Four GA Theory group members will be presenting invited talks at the upcoming 51st Meeting of the American Physical Society Meeting in Atlanta Ga. These cover our work in the areas of gyrokinetic simulation, MHD stability, and RF physics.
“Predictive Gyrokinetic Transport Simulations and Application of Synthetic Diagnostics”, by J. Candy, in session DI3 on Monday, November 2.
“A New View of the Sawtooth Instability and its Relation to the Internal Kink”, by A.D. Turnbull, in session G13 on Tuesday November 3.
“Iterated Finite Orbit Monte-Carlo Simulations with Full-Wave Fields for ICRF Wave Heating Experiments”, by M. Choi, in session T13 on Thursday, November 4
“Gyrokinetic Simulations of Enhanced Alpha Transport by De-stabilized Alfven Turbulence”, by E.M. Bass, in session X13 on Friday November 6.
Electron energy flux attenuation in cold ablation cloud media was calculated from numerical solutions of the Fokker-Plank equation for the evolving electron distribution function as a function of energy, pitch angle, and distance along a field line, with an imposed half-space Maxwellian distribution at the boundary of the medium. Solutions for energy flux as a function of depth in ablation clouds surrounding H, He, Li, Be, B, C, Ne, Ar, Kr and Xe pellets, contemplated for disruption mitigation, were all found to be conveniently fitted to a simple form involving a Modified Bessel function that was previously only used for hydrogenic pellet ablation where the pitch angle diffusion term can be neglected and analytic solutions are possible. The only difference is that the heat flux for the other species needs to be renormalized to unity at the boundary (to adjust for backscattering at higher Z) and the argument of the heat flux involving the penetration depth normalized to the slowing down range needs to be rescaled by a numerical factor to bring it into excellent agreement with the numerical solutions.
Dr. Yueqiang Liu from Culham laboratory is visiting GA for three weeks to collaborate with DIII-D scientists on issues related to the stability of restive wall mode and the plasma response to external magnetic perturbations.
Nirmal Bisal of the Institute for Plasma Research in India is visiting GA for 1 year to collaborate on the development of the Integrated Modeling Fitting code IMFIT.
To study the importance of finite orbit width effect of fast ions on experimental observations, ORBIT-RF is coupled with AORSA and used to simulate DIII-D and NSTX HHFW heating experimental conditions. Previous zero-orbit width theory had predicted no spatial shift of fast ions whereas observations in tokamak experiments indicated a significant outward radial shift. The finite orbit simulations reproduce both the spectra and outward spatial shift of ICRF heated fast ions, qualitatively consistent with the Fast Ion D-Alpha (FIDA) measurements in both DIII-D and NSTX. The computed neutron enhancement rate is also in reasonable agreement with measurement. However, a discrepancy still remains in that ORBIT-RF/AORSA computes a larger outward shift of fast ions than FIDA. The FIDA data is averaged over a fairly long time window to get better statistics for the steady-state discharge. Further study is in progress to understand if the difference is due to this statistical averaging or possibly due to convergence issues between ORBIT-RF and AORSA.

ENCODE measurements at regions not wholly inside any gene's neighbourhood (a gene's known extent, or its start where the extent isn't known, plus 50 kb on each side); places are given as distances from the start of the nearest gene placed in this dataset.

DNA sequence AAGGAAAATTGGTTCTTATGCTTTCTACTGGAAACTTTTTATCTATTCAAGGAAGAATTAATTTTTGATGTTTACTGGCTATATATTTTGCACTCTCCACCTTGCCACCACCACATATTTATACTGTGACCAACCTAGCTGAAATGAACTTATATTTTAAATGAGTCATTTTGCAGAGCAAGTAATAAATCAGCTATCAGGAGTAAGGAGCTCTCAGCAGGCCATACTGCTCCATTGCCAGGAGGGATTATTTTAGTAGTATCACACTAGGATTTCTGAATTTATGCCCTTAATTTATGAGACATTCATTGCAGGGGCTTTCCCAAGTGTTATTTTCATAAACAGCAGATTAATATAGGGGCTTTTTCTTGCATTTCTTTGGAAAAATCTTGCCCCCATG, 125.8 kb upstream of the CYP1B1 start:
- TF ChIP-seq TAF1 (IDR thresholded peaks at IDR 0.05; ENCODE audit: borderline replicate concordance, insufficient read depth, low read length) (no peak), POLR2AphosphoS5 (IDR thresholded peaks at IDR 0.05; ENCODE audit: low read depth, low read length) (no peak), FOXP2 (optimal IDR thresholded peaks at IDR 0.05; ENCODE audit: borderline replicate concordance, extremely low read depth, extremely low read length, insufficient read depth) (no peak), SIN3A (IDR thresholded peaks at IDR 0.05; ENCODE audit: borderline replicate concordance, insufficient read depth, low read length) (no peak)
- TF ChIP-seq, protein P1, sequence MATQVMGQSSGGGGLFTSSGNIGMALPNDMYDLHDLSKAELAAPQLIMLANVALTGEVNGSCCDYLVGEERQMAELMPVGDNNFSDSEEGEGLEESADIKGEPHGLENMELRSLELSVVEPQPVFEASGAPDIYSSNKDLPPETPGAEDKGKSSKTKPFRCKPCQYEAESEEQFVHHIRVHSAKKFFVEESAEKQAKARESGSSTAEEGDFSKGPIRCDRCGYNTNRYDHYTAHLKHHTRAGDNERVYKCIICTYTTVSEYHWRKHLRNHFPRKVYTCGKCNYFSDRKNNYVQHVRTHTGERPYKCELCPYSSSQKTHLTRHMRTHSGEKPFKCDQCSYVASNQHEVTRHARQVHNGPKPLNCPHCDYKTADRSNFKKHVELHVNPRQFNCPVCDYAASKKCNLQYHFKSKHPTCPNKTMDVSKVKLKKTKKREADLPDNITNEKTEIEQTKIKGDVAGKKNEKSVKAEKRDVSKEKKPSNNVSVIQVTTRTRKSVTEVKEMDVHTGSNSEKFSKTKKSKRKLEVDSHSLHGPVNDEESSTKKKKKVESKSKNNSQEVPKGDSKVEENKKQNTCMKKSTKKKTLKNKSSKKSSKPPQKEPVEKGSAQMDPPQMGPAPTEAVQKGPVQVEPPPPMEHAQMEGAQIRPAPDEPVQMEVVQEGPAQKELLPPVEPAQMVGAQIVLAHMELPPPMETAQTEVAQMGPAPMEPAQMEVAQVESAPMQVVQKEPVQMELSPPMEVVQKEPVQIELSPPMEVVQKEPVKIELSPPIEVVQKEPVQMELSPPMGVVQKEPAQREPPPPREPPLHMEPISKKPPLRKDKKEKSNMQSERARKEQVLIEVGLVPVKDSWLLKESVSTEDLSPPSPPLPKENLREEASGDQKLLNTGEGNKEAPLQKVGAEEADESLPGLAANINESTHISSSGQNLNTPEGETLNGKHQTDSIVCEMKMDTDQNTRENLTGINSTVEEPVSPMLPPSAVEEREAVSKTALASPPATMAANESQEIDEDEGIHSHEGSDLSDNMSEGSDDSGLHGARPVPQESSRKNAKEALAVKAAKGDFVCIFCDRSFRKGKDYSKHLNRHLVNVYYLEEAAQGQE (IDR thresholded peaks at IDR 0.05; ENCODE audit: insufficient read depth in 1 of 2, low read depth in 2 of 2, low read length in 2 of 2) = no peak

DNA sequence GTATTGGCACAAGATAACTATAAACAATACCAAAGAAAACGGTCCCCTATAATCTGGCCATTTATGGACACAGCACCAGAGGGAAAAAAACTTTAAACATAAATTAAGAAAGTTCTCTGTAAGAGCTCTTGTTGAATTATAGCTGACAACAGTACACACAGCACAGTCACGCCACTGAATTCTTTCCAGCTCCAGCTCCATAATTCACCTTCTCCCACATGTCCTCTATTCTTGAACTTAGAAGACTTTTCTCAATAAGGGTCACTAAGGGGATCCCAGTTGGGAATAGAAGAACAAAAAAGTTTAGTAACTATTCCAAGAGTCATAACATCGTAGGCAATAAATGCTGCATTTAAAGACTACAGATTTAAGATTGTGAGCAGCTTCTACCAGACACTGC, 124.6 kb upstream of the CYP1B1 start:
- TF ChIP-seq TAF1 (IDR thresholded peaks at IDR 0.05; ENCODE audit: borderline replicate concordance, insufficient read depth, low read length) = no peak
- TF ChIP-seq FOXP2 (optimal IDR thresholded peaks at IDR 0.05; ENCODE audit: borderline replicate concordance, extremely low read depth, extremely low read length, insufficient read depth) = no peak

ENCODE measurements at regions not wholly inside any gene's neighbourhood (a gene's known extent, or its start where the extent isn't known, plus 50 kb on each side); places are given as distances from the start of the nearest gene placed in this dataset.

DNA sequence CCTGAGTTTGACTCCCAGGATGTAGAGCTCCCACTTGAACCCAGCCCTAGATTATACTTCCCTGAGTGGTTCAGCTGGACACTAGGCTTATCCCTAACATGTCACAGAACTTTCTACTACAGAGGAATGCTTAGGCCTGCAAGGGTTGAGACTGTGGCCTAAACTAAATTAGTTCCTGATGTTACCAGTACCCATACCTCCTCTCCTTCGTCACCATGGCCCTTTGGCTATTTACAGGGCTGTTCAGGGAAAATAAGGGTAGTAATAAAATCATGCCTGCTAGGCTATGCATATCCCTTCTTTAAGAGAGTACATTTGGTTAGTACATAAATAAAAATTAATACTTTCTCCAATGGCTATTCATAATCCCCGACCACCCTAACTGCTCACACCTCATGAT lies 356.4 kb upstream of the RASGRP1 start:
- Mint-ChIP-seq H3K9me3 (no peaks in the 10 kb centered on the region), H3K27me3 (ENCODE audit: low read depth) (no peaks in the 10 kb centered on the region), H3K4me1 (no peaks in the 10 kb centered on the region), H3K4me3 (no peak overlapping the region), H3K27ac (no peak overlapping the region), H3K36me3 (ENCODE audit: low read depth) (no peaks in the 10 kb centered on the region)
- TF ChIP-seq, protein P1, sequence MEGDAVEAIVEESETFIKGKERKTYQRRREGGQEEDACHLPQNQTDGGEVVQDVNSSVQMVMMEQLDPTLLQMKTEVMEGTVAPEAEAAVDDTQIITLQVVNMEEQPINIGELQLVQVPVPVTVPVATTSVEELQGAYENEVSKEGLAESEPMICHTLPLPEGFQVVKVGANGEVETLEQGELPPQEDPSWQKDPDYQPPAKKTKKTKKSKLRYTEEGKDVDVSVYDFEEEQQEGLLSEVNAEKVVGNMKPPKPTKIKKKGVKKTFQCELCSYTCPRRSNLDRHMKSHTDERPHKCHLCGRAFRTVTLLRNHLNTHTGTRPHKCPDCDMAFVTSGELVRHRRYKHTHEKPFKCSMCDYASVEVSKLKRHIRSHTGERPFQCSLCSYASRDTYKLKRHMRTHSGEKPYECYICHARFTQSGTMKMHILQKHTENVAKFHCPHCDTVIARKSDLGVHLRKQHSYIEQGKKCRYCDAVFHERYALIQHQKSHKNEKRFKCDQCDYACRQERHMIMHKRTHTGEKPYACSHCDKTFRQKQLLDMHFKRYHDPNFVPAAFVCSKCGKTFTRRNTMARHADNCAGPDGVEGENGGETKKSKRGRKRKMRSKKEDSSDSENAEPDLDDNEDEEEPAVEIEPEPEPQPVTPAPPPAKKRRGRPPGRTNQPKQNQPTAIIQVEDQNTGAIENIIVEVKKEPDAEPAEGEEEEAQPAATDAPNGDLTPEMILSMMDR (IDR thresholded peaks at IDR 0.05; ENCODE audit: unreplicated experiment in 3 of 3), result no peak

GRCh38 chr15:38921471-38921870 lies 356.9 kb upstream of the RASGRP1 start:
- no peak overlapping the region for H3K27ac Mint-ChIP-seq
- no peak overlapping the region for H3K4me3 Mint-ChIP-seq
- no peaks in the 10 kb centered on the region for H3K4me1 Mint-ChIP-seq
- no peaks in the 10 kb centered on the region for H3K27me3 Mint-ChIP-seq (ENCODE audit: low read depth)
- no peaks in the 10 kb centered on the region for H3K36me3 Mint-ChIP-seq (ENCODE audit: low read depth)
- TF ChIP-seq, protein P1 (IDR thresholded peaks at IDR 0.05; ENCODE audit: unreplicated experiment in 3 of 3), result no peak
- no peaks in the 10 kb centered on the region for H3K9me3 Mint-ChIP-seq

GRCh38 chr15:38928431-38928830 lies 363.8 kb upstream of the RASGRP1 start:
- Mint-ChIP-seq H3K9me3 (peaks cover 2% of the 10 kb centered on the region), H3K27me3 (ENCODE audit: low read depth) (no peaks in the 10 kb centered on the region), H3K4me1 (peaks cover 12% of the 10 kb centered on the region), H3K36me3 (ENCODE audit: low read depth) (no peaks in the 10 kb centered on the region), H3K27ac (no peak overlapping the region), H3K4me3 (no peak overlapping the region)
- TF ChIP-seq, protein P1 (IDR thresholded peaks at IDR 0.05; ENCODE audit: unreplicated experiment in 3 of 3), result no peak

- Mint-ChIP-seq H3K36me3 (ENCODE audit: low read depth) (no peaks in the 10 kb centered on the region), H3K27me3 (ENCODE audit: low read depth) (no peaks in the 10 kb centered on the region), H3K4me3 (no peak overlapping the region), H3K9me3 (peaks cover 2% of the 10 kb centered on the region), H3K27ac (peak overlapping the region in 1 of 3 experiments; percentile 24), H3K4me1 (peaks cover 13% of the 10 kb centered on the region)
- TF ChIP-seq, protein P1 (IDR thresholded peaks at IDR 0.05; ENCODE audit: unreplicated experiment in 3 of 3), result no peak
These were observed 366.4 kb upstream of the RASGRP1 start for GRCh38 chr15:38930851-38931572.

A new interface between EFIT and NOVA-K using the GATO mapping as a stand-alone code was completed and tested for a DIII-D equilibrium. The test used an equilibrium recalculated by the PPPL q solver for discharge #96043 in order to compare the result directly with that using the built-in NOVA mapping, which can only accept q-solver equilibria. The equilibrium was unstable to an ideal internal kink mode. All quantities required by NOVA were compared by hand and found to check out to within 5% to 10%. The final eigenvalues from NOVA using the mapped input from GATO agreed with that from the built-in NOVA mapping to within a few percent. This should greatly expand the utility of NOVA and NOVA-K since the GATO mapping can equally well accept direct equilibria from EFIT and inverse equilibria fromTOQ, TEQ, and JSOLVER. In addition, the GATO mapping has the capability of mapping arbitrarily close to a diverted surface, provision for up-down asymmetry, and has considerable flexibility in options for packing the mesh at particular surfaces.
A number of large non-linear GYRO simulations of energetic particle (EP) turbulence have been run with the goal of solidifying understanding of TAE/EPM turbulence, particularly its onset as kinetic drive strength increases. Runs for a range of EP drive strengths (expressed through the density of energetic particles nEP) clearly show the transition from a pure ITG/TEM spectrum, where EPs act as tracer particles, to cases where the EPs drive TAE/EPM turbulence (see attached figure showing Energetic particle density diffusion coefficient DEP showing increase with the onset of low-n TAE/EPM turbulence) . Runs underway reveal that background ExB drift shear suppressed TAE/EPM fluctuations. Quantitative evaluation of this effect is underway.
These highlights are reports of research work in progress and are accordingly subject to change or modification